Amongst the many features and specs touted by watchmakers, one of the most prominent is water resistance. And it's always fun seeking opportunities to put those numbers to the test, even if you aren’t a certified diver. Surely a watch with, say, a 30-meter water resistance should handle a dip in the pool or at the beach swimmingly; after all, 30 meters below the water’s surface is pretty damn deep, and you’re not likely to be diving down there.
The problem is that your 30-meter water-resistant watch might not actually be able to handle 30-meter depths. In fact, most watch manufacturers don’t want you to submerge that 30-meter watch at all. In the world of water-resistant watches, depth ratings can’t always be taken literally.
Today, standards for water-resistance ratings are stipulated by the International Organization for Standardization (ISO), which has two separate standards regarding the underwater performance of watches: ISO 6425 — specific to dive watches — and, as of 2010, ISO 22810 for everything else. ISO 6425 is well-known in the watch world, and includes specific parameters for how water-resistant a dive watch needs to be before it can be considered a “diver”(100 meters at the very least ), specific criteria for testing pressure resistance, a condensation test that follows pressure testing, immersion and temperature shock testing, and more. While most of these can be performed on just a sampling of the total production run, every watch meeting ISO 6425 needs to be pressure-tested.
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The result is a watch that can be realistically worn at incredible depths, and in some cases, divers have been shown to surpass their ratings. For example, in 2014, Seiko strapped two 1,000-meter dive watches — one quartz, one mechanical — to an ROV. The quartz diver continued to function to 3,248 meters, while the mechanical lasted until 4,299 meters.
ISO 22810 is a bit different, and the differences between an honest-to-god dive watch and one merely billed as water-resistant are staggering. The standard doesn’t specify an exact depth rating for watches; rather it sets forth criteria for testing them for water-resistance. The idea is to clear up any ambiguity about what you can and can’t do with a watch in water and create a standard procedure for water-resistance testing. But a significant level of discretion in testing is still left up to the manufacturer.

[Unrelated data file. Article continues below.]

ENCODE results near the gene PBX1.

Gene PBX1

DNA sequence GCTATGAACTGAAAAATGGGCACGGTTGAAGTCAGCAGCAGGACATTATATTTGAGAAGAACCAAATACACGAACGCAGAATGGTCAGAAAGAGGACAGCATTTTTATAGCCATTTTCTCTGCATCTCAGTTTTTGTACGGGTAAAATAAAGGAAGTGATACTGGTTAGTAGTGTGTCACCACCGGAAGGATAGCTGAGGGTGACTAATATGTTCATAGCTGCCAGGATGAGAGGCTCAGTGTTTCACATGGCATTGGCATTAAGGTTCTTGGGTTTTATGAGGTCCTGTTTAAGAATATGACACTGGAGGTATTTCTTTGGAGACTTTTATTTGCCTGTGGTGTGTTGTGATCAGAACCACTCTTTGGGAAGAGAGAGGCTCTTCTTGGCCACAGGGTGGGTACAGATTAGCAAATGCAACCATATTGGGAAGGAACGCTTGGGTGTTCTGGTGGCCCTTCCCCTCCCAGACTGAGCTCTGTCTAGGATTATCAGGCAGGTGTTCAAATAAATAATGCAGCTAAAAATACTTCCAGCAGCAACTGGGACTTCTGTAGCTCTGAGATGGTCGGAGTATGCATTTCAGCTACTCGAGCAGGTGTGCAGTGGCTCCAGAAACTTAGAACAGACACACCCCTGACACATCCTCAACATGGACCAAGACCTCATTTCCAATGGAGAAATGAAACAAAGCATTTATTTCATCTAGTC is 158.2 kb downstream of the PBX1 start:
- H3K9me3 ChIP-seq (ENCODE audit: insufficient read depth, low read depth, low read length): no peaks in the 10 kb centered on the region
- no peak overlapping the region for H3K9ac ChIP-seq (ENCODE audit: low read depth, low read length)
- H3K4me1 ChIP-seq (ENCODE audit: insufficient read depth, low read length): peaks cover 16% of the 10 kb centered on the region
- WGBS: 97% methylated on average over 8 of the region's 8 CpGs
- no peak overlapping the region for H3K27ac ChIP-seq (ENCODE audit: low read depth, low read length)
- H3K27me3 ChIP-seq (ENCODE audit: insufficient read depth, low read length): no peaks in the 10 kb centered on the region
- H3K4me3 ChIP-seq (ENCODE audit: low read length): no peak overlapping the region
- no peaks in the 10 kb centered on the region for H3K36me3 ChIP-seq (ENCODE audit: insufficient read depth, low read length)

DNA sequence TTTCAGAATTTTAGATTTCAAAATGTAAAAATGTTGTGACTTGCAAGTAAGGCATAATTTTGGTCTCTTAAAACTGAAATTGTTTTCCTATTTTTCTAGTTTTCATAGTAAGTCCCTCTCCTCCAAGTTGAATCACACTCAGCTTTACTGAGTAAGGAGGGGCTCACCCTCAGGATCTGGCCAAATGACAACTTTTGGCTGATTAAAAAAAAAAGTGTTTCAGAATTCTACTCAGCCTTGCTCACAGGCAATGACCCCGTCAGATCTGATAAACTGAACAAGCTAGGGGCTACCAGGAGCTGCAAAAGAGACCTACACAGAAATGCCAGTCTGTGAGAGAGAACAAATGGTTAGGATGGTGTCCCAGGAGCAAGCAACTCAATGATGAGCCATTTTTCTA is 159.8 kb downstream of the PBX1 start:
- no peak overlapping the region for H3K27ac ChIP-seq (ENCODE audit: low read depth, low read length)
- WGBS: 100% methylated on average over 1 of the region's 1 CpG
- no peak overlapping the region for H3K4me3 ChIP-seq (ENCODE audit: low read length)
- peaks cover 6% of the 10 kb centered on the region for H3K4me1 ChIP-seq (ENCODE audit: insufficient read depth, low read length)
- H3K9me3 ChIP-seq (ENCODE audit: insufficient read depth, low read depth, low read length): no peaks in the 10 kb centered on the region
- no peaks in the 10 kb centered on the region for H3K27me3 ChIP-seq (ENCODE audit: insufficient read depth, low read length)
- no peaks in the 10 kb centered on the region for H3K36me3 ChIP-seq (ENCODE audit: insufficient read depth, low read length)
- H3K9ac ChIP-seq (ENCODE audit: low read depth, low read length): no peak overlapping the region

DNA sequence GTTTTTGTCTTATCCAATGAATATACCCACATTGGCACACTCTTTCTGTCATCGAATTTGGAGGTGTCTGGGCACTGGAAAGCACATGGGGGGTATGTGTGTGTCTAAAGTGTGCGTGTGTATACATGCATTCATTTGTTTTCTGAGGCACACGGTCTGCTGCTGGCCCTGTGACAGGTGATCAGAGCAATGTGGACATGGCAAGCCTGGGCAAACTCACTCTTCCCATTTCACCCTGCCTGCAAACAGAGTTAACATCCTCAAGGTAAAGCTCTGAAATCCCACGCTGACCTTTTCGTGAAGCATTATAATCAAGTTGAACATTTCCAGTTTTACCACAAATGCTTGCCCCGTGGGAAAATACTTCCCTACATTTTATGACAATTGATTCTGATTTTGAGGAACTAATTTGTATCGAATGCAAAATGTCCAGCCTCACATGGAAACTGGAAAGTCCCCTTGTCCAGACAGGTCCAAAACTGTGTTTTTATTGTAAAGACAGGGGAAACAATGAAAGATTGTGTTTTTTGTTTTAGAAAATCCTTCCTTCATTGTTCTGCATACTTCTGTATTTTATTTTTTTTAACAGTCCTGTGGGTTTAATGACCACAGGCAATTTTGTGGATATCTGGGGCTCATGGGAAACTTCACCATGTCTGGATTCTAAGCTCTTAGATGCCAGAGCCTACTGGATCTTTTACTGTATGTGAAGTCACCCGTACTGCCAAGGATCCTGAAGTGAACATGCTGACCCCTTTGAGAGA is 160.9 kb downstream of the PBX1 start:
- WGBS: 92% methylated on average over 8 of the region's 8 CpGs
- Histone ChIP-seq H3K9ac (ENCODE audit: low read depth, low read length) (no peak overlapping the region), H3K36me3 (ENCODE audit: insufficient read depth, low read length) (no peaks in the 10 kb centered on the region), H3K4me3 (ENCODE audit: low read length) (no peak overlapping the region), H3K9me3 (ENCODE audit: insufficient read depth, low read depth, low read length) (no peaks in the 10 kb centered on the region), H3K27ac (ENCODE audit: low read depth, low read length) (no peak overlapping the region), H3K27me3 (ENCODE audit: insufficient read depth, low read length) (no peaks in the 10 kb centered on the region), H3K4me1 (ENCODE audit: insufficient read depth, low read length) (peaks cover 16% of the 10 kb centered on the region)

According to Hodinkee, unlike ISO 6425, not every watch needs to receive pressure testing to meet the standard, but rather just a sampling of the production run. Further, a manufacturer is free to use an air chamber for pressure testing rather than using water immersion, and the minimum amount of time a watch is subjected to pressure testing is only 10 minutes (dive watches are tested for two hours). The tests for temperature shock resistance are also less stringent, and there are no tests and criteria for shock resistance or salt-water resistance.
This is all fine and good, and the result is that theoretically your 30-meter watch can withstand swims of up to 30 meters and your 50-meter watch can withstand swims of up to 50 meters, but these are assuming perfect lab-like conditions, short immersion periods, and a brand new watch with perfect gaskets and seals. The ocean is decidedly not like this ideal test environment, and gaskets and seals wear out and degrade over time. Further, the ISO standard stipulates that manufacturers are “responsible for stating whether a specific activity falls within the field of use of a particular watch. Similarly, he defines the warranty conditions and the precautions to be taken to maintain the quality of the watch over an extended period of time.”
As such, to cover their bases most watch manufacturers suggest that you don’t take your non-dive watch anywhere near the depths they’re ostensibly rated for. For example, charts from brands like Seiko, Oris and Longines indicate watches rated for 30 meters are only really splash-resistant, suitable for wear when washing hands or in the rain. Similar charts for 50-meter watches indicate that you can swim with them, though usually only in still waters. Once a watch is rated to 100 meters, most manufacturers say you can wear it skin diving and for water sports like surfing.
Does this mean you should freak out if your 30-meter watch falls into the sink or you forget to take your 50-meter watch off before jumping in the Atlantic? No, but the point is that you should exercise some level of caution with respect to where you wear your watch. Is it worth risking a watch that you paid thousands for when you could go out and buy a beach-ready beater dive watch for $200? Probably not.